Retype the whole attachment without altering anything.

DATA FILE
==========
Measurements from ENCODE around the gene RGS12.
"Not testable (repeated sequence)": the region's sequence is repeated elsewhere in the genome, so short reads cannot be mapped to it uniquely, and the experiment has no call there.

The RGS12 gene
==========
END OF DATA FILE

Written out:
Measurements from ENCODE around the gene RGS12.
"Not testable (repeated sequence)": the region's sequence is repeated elsewhere in the genome, so short reads cannot be mapped to it uniquely, and the experiment has no call there.

The RGS12 gene